After playing the first scenario, one thing I immediately miss is the tradeoffs you constantly face with your basic units. In other Undaunted games, you are frequently agonizing over whether to move or control or attack with your riflemen and whether to scout or conceal or recon or attack with your scouts. Likewise, there’s usually a competing core strategy of rushing for the objective before your units are easily wiped out or building up a stronger deck before pushing forward and hoping you are not too late.
In scenario 1 of Battle of Britain, this tension of decisions is dampened because you are always moving and only ever deciding whether to attack or maneuver. The only objective is to shoot each other’s planes down, so the overall strategy feels one-dimensional. To be fair, I presume the campaign immediately becomes more interesting in scenario 2 and beyond with more nuanced objectives like bombing naval ships or retreating across the map. But even so, I do miss having multiple options for how to utilize my basic units.
Overall, it appears that Undaunted: Battle of Britain is yet another good game which offers some key differences thanks to the new theater of operations. It’s one that I wouldn’t mind playing again, especially to dig deeper into the scenarios. But the reality at my table is that I would much rather go back to Stalingrad and enjoy further plays of that all the way until 2200: Callisto releases. With a growing wealth of Undaunted options at my disposal, and because of my preferences, I just don’t see myself revisiting Battle of Britain any time soon. But for those who are interested in arial combat, I think you are in for a treat.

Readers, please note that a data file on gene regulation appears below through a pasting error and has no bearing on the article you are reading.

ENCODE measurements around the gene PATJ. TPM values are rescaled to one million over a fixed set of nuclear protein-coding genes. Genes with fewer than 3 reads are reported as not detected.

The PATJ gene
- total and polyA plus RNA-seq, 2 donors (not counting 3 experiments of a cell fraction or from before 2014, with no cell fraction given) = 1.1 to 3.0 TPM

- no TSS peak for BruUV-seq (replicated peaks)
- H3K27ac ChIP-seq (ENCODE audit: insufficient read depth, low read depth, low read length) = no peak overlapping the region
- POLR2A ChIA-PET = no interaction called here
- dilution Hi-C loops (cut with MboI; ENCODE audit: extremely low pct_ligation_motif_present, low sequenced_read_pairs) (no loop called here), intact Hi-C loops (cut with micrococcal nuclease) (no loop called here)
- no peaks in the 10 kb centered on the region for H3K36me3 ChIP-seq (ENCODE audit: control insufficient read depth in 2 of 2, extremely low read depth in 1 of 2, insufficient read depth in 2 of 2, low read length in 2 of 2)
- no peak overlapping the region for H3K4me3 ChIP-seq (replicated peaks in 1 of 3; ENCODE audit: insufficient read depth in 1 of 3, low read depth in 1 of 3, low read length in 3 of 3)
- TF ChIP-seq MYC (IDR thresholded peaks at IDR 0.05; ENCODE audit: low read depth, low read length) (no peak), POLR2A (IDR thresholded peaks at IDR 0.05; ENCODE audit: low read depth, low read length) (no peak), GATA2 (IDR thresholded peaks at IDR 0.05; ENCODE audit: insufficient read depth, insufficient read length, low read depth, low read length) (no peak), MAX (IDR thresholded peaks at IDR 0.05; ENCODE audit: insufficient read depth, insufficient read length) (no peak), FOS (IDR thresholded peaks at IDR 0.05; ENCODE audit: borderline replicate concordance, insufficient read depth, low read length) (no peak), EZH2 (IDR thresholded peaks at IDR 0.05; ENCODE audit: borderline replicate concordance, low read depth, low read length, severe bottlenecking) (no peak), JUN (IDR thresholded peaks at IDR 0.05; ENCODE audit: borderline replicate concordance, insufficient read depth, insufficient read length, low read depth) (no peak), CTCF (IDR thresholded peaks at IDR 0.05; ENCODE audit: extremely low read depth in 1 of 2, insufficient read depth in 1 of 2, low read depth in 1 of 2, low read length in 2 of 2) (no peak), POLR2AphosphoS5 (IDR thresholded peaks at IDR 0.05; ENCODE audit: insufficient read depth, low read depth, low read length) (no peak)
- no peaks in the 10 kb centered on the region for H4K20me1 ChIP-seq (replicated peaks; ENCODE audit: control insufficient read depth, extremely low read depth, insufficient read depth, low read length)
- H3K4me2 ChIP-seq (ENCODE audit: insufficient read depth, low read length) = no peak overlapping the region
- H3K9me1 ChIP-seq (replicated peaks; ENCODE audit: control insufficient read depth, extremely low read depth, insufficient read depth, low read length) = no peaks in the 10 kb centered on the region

Pies, Lunar, Mori, & Bacon
1 Play Each (4 Players)
Within the span of a couple weeks I’ve had the chance to venture through the entirety of Allplay’s latest releases: the four small-box trick takers — Pies, Lunar, Mori, & Bacon.Since I’ve only been able to play them once each, my impressions should absolutely be taken with a grain of salt. But when card games like these have you play through multiple hands, it’s still a good chance to explore a lot of what they have to offer. And I can’t exactly sense a high skill ceiling or hidden depths for any of these titles, except for perhaps Lunar. But let’s do a quick sprint through these four games, shall we?
Lunar is the first of these games that I got to the table. And straight away this title sets the visual tone for the entire collection by displaying gorgeous box and card art. Publisher Allplay is never one to shy away from a killer presentation.
This particular game is really intended to be a 4-player experience (even if that box also says 2). The neat thing about Lunar is that you play in partnerships as if you and your partner are each playing half of a card — one of you plays the value and the other plays the suit. By combining your cards together, you put up a fight against the rival team who also plays a suit and a value. Just like in most trick taking games, the suit is must-follow and the highest value (or trump suit) wins the trick.
For Lunar, I enjoy the twist that this one offers of combining your team’s cards into one whole while navigating the tight scoring. Either your team wants to win very few tricks (0-3), or you want to win most but not too many tricks (7 or 8 of the 12 tricks in a round). Each time you win a trick, you’ll push your team marker up the track and into or out of scoring range. There are also a few cards in the deck that tempt you to win the trick regardless of your position on the track, simply because they grant bonus points if you claim them.